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Anyone using composite nails (like Raptor?)10/17
Just asking around if anyone is using composite nails in any part of their cabinet manufacturing and general woodworking.
We're considering using them for a few purposes in the shop, mostly in places where we would want to avoid steel (such as parts that might get cut with holesaws, tablesaws, etc) and possibly use them when fastening some items down to the spoilboard of our CNC.
We are looking mostly at using a 15 gauge, 1-1/4" nail. I actually have a sample box on hand, but didn't realize that these were designed for straight nailers rather than angled nailers. I can't even find a cheapo version of a straight 15 gauge gun to test these out. My only option would be to buy the $300 gun they sell (which is probably a nice gun either way).
Just looking to see if anyone has tried using this, such as nailing two layers of particleboard together (laminate countertop) or for fastening small items down to your CNC spoilboard. Looking for experience/advice.
I have the gun and the nails. They are both junk IMO. You can't fasten anything down to the spoilboard with them. And for $300 I expected to have a higher quality gun. Don't waste your money
I have some samples that I got (had to pay for them of course) that I thought would fit our 15 gauge Senco (the most common style of 15g nail).
Turns out, I was unknowingly ordering straight sleeves rather than angled sleeves.
I found that if I spoon fed them to the nailer, i could test it out. I actually was able to nail 3/4" plywood together (poplar core) but MDF was just too dense, every nail shattered before it even began to penetrate further than the dimple left by the gun's hammer.
These were 1-1/4" nails going through 3/4" doubled up.
Hmm, I have a 15 gauge Omer gun, and lots of Raptor nails from 1/2" to 2" IIRC. I mainly used 1 1/4 and 1 1/2.
Before I went to a universal vacuum on my CNC router, I used the Raptor nails to pin down a lot of plywood, some hardwood etc and it certainly worked just fine. I used to shoot the nails through 3/4" hard maple often.
Now I just use the gun in the shop to pin things I will have to machine later on. I can shoot and set a nail in solid hardwood. MDF, ply etc is absolutely no issue. Dont know why others might have had issues. I run 100 PSI in my shop air piping.
I have the 17P.32 and it won't pin two 3/4" 2 sided melamine together with the 1-1/4" raptor nail. Maybe the larger gun they offer will, but not the smaller one that I have.
In order to use it on my CNC I have to drill locating holes in the material to break the top layer of melamine. Then it penetrates into the spoil board. It has a tendency to lift the material slightly off the spoil board if the material is 2 sided melamine.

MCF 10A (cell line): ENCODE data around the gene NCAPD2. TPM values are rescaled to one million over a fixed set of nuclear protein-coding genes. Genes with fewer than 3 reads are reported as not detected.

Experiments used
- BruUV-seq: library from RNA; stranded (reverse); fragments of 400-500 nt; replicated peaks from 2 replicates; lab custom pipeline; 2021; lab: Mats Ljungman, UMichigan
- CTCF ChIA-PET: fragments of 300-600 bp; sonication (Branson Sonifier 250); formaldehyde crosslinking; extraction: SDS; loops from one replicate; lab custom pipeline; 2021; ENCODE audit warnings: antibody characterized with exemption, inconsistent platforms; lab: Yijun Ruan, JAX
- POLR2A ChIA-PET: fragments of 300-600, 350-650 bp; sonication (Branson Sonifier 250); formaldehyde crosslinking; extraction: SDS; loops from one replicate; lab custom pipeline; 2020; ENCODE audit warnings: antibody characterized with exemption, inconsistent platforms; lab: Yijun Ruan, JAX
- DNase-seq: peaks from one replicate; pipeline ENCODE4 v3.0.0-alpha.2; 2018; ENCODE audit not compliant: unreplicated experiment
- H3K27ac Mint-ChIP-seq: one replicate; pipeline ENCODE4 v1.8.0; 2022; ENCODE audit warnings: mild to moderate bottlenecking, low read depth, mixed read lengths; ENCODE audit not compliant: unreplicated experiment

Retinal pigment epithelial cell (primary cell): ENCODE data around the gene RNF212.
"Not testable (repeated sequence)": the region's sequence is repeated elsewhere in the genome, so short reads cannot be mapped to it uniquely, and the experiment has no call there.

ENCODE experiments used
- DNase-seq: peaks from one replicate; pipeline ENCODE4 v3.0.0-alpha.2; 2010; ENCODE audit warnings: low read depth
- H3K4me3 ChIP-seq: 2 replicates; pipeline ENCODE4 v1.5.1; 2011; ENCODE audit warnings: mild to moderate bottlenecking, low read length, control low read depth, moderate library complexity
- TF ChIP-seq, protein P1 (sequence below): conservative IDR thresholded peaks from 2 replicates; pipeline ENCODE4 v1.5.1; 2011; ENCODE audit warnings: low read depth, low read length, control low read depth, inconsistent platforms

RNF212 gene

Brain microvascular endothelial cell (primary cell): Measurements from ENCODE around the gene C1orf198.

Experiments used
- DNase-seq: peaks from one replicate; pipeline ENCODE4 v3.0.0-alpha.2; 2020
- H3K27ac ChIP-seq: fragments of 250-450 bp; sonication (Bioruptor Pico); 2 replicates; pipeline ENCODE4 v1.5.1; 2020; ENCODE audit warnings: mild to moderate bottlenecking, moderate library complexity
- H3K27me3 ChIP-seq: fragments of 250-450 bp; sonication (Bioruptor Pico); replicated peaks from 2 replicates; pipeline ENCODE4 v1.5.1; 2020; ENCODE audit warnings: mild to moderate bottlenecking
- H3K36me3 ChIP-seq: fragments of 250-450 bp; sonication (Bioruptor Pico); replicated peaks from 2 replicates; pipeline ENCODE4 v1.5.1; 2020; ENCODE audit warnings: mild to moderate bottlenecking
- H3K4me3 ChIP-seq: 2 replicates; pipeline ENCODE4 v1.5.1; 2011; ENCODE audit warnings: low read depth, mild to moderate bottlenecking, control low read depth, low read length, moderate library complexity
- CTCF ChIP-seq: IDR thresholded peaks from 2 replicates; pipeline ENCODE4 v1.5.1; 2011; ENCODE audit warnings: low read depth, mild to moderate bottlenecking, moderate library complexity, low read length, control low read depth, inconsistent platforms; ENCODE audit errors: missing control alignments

Andrew must own the larger gun.
Yes I do have the larger gun, that takes up to 2" fasteners... I believe the one you have is for up to 1 1/4"?
I never did much research. Just knew that the other CNC guys I talked to also used this gun and went by their recommendations.
I know I can fire a raptor nail all the way into solid red oak- which was the last thing I did with it. To pin some end checks I glued in some milled boards before they went through the shaper for baseboard.
Interesting, Andrew, thanks for sharing that. I wasn't aware that there were two different size guns available.
We would definitely want the larger gun, but it's good that you are having success with it.
I think I'll pursue this, they seem to have a fair "trial" policy.
Andrew, I would like to know if you are able to nail two sided 3/4" melamine to MDF, such as a spoil board?
LaDonna at 'Raptor' sent me some 1-1/4" nails that have a 'diamond point' instead of the 'chisel point'. I tried them and they performed a little better, but not always pinning the material to the spoil board.
She said she will allow me to trade up to the bigger gun, but their R/D department says that there is no difference in gun performance, just nail size. Could you run a test with two side melamine 3/4" to tell me if you have success.
I'm very interested in seeing the results of that double-layer of 3/4" stuff as well.
I will say that Raptor seems to have a reasonable trial policy. They've told me that as long as we open an account with them (meaning, we've demonstrated that we actually pay our bills), that they can send us a gun and some nails to test, which can be returned.
That's more hassle than I really think we should have to go through, but at least it's an avenue to explore. I really think this technology, if it works, is a fantastic addition to any shop that does CNC or needs fasteners that can be cut, sanded, painted, etc.
In a prior post i said that the 'diamond' point raptor nails did not perform well when pinning 2 sided 3/4" melamine to my spoil board.
By breaking the top layer with a 1/4" drill bit and applying a 'diamond' nail in that area, thus avoiding having to 'break' through 2 layers of melamine, I find that the newer nail does perform well in fastening the 3/4" material to the spoil board.
In a real production run I would need to 'mark' the sheet stock where I would want to put the raptor nails before I cut the panel, thus avoiding any nails inside of a finished part. I do this by programming the machine to 'mark' the sheet as its first cut, 'park' and wait for a 'resume' while I pin the sheet to the spoil board.
By using these nails I will be able to use the raptor gun to pin 2 sided melamine.